Moving Forward in the Spider Web

A New Angle

Diane decided to use choice in order to encourage some debate since students reflected that it might help. They were in the part of the historical fiction unit where the students were well into their book club books and had an opportunity to do some research into the causes for their topic (holocaust, slavery in America, civil rights, deportation and refugees, the American Revolution). On the day of the next discussion, Diane had students do a quick write with choices.

After a timed quick write, students had an opportunity to turn and talk about their thinking before the large group discussion.

Before the discussion began, Diane reminded the students of the rubric as well as the anchor charts that were created from their reflections.

And Then the Web Began…

The first class (fourth period) did much better with participating and staying on topic, but we noticed they stated their opinions, but didn’t really push themselves or each other to use the text and their research to back up their thinking. During the reflection, we wondered aloud about having a WITTMYST? (What in the text makes you say that?) sign across each desk or to designate a person to ask that question when it was needed. Then the next class (fifth period) came in and we were blown away! To look at their webs, it looks like they are speaking less, but actually the discussion felt more balanced and the thinking was definitely deeper. This class also tried to stick with one book at a time; however, they also felt comfortable joining the discussion when their topic was the same (holocaust, for example) but their book was different (The Boy Who Dared and Prisoner B-3087) and it worked beautifully as they discussed similar thinking using multiple characters and events.

Fifth period’s first discussion. You can see that many participated but some more than others.
In the second discussion, you can see fifth period had more of a balance in the discussion.

After fifth period left we were excited for the next class (first period) to come in. For this class our PIIC Mentor, Carol, came to collect data as well. While this class was not very successful, we did gain some valuable insight from the data Carol collected.

While Diane and I focused on the web and taking notes while they reflected, Carol was listening to the kinds of contributions students were making within the discussion. She found 3 specific types: content, process, and disruption. After Carol and I debriefed, we noticed that content could be divided into opinion and opinion with evidence.

So when the next class (period 7) came in, I decided to take Carol’s lead and not only web but note the type on contributions that were made. I realized quickly that a new type of contribution was included. Students were clarifying to help others who did not read the book understand better.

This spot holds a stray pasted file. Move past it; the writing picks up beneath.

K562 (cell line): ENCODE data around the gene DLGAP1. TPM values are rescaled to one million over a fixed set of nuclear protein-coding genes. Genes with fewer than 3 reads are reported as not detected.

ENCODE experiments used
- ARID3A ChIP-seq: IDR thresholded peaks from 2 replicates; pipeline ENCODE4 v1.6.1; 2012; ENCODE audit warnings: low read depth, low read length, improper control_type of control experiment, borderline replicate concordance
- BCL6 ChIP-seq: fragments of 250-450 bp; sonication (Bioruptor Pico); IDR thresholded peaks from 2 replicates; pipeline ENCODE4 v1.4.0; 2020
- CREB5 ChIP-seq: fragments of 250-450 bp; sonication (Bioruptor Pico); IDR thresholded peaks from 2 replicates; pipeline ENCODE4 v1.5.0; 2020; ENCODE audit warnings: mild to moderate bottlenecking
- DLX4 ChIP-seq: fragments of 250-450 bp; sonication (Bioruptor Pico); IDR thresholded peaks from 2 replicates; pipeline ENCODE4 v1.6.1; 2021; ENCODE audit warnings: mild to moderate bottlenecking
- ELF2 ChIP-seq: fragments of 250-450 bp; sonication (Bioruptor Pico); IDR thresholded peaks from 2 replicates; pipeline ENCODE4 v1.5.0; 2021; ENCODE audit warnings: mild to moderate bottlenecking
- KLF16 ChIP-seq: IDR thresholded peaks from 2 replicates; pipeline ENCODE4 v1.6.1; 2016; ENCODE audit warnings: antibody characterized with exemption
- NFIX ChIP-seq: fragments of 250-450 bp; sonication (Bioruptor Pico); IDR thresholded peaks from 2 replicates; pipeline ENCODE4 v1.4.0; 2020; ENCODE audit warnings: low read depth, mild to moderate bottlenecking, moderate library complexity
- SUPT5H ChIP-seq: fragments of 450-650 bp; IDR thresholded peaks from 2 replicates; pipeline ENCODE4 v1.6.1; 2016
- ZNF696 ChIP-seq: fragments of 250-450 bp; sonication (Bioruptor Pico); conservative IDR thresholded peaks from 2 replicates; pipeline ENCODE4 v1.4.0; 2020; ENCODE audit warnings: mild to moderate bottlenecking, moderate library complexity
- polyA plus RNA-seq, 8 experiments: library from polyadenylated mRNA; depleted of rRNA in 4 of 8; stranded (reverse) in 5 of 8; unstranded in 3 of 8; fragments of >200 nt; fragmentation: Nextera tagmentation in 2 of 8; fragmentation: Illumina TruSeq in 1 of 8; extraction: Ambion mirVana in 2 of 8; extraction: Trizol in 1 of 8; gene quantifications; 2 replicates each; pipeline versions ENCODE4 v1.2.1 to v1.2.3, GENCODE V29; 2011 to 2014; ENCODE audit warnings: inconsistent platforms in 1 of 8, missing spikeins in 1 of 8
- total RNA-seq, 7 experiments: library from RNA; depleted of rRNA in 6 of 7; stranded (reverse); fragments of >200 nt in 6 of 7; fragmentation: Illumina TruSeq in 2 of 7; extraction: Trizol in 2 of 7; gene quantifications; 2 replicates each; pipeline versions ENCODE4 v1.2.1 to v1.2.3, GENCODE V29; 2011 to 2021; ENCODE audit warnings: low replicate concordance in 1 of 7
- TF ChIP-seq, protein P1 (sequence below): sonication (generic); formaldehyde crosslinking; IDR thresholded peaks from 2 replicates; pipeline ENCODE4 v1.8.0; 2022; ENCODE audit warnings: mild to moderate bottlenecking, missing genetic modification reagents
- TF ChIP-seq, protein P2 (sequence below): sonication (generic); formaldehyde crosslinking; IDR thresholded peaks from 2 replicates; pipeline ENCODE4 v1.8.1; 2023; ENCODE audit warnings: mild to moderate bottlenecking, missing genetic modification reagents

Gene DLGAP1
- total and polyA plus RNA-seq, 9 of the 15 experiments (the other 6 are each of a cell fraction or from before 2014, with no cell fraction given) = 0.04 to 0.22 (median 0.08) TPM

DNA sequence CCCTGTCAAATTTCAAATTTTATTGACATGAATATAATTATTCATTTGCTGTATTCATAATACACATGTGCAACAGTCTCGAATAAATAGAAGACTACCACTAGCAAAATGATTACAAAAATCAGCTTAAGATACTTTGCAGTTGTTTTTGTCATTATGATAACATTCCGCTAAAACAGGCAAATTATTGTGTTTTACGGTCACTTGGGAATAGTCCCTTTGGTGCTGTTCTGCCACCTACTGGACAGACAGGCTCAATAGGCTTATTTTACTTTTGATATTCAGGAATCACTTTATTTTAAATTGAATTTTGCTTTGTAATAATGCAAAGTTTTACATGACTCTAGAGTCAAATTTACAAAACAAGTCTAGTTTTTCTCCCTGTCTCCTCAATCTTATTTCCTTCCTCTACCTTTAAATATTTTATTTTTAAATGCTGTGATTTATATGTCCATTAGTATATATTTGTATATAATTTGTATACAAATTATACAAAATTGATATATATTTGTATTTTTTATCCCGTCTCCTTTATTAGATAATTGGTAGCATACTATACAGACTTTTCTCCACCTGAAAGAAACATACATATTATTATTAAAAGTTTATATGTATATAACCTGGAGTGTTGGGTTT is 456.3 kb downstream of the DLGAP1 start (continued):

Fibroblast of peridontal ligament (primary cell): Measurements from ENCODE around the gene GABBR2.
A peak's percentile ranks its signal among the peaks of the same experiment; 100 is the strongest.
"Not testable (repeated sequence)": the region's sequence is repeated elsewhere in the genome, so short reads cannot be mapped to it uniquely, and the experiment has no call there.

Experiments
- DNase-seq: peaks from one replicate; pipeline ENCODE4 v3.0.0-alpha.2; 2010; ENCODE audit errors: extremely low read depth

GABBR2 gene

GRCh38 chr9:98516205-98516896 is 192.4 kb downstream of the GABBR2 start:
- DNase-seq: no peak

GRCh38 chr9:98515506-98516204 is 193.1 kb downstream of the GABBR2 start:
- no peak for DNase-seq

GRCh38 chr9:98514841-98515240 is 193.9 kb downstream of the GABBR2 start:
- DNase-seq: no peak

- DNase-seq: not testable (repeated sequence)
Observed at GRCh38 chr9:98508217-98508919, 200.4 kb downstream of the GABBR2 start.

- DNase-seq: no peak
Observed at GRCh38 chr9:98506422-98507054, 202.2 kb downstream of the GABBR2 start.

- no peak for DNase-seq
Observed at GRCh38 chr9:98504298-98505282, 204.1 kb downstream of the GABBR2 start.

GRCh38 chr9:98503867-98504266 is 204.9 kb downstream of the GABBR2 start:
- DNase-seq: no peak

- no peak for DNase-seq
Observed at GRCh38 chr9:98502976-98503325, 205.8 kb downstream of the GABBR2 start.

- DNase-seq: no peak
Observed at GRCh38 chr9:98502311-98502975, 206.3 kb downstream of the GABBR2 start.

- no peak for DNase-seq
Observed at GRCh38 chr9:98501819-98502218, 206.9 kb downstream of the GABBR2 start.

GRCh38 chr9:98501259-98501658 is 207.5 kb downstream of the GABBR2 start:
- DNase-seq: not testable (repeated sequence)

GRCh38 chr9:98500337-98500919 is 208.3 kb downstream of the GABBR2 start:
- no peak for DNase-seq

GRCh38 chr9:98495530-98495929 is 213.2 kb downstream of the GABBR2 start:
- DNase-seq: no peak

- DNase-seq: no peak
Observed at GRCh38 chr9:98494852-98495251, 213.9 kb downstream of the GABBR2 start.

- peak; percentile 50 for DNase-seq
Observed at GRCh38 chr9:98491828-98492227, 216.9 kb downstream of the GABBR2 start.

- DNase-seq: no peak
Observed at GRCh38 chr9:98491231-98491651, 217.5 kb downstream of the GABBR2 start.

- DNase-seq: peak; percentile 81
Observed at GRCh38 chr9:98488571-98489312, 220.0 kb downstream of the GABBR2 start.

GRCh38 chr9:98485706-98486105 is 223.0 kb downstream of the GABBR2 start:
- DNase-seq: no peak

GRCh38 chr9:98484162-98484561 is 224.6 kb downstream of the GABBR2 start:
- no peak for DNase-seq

• Star – Started the discussion
  • P – Process (contributions that were made to facilitate the discussion)
  • O – Opinion (contributions that merely stated an opinion but did not use evidence to support it)
  • E – Evidence (contributions that stated opinion as well as text evidence to support it)
  • D – Disruption (comments that did not lend to the discussion or were off topic)
  • C – Clarify (contributions that explained further when/if someone was confused)

When asking period 7 how they thought they did, they were excited. They felt like they had a lot more of a discussion based on what the web looked like, and clearly there is some growth from one week (left below) to the next (right below)

However, when Diane and I looked at the types of contributions that were made, it helped us determine some next steps. During the reflection, for example, Payton (seen below) commented about how involved he was compared to the week prior.

Payton certainly did speak more, but when we looked closer at the types of contributions he made, we found that he offered 3 opinions, one piece of evidence, a process comment to tell others who hadn’t spoken to say something, and 2 comments that disrupted the discussion. Diane and I discussed maybe adding into reading conferences, during independent reading, a chance to discuss the data 1:1 with Payton and other kids like him. We wondered if Ayva, Denise, and Xavier would have been able to join the discussion if Payton wasn’t as we said to each other, “talking to hear himself talk.”

Next Steps

After much discussion in person and through lots of texting (because long “after” conversations are tough to do in one sitting when you’re a teacher with only so much time) we finally came to some conclusions.

Diane wished she had shown a video of a class doing a spider web discussion (as we had seen ourselves when learning about them) before jumping in. We decided instead to have the next discussion as a fishbowl. In the center circle we will have all the students reading the books that go along with the holocaust. On the outside will be the students who are reading books on the other topics. They will make a web as the inner circle reflects and pay attention as well for the various types of contributions or comments (process, opinion, evidence, clarify, disruption). Then after the discussion, the students in the outer circle will discuss what they noticed not only about the process, but also how the inner circle did with going deeper than just stating an opinion.

Our hope is that students will be more in tune to the types of contributions they can and should be making and the ones they should be avoiding. We also hope that they will have a clearer sense of what went well and how to go about improving for next time.

Until next time!

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